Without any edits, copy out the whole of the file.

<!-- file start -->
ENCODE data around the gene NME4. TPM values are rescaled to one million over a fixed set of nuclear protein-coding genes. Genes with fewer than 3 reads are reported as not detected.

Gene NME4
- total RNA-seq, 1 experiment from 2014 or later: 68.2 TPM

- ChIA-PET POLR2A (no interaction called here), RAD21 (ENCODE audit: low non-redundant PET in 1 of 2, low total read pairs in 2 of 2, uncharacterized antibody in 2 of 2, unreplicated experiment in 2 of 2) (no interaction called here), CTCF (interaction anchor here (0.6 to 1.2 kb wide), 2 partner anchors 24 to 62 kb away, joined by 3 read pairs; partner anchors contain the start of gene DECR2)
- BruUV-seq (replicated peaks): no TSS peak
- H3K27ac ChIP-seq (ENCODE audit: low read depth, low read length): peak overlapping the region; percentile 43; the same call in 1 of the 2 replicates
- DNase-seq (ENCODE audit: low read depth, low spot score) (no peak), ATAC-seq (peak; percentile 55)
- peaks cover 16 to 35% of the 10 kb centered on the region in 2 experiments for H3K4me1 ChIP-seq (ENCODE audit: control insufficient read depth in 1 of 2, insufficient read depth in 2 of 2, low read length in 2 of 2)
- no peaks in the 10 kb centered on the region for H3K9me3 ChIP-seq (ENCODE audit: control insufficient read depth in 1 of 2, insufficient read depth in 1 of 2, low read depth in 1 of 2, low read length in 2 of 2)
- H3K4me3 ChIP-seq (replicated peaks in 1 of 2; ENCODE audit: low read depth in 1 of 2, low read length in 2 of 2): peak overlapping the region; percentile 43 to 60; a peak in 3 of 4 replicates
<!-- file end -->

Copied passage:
ENCODE data around the gene NME4. TPM values are rescaled to one million over a fixed set of nuclear protein-coding genes. Genes with fewer than 3 reads are reported as not detected.

Gene NME4
- total RNA-seq, 1 experiment from 2014 or later: 68.2 TPM

- ChIA-PET POLR2A (no interaction called here), RAD21 (ENCODE audit: low non-redundant PET in 1 of 2, low total read pairs in 2 of 2, uncharacterized antibody in 2 of 2, unreplicated experiment in 2 of 2) (no interaction called here), CTCF (interaction anchor here (0.6 to 1.2 kb wide), 2 partner anchors 24 to 62 kb away, joined by 3 read pairs; partner anchors contain the start of gene DECR2)
- BruUV-seq (replicated peaks): no TSS peak
- H3K27ac ChIP-seq (ENCODE audit: low read depth, low read length): peak overlapping the region; percentile 43; the same call in 1 of the 2 replicates
- DNase-seq (ENCODE audit: low read depth, low spot score) (no peak), ATAC-seq (peak; percentile 55)
- peaks cover 16 to 35% of the 10 kb centered on the region in 2 experiments for H3K4me1 ChIP-seq (ENCODE audit: control insufficient read depth in 1 of 2, insufficient read depth in 2 of 2, low read length in 2 of 2)
- no peaks in the 10 kb centered on the region for H3K9me3 ChIP-seq (ENCODE audit: control insufficient read depth in 1 of 2, insufficient read depth in 1 of 2, low read depth in 1 of 2, low read length in 2 of 2)
- H3K4me3 ChIP-seq (replicated peaks in 1 of 2; ENCODE audit: low read depth in 1 of 2, low read length in 2 of 2): peak overlapping the region; percentile 43 to 60; a peak in 3 of 4 replicates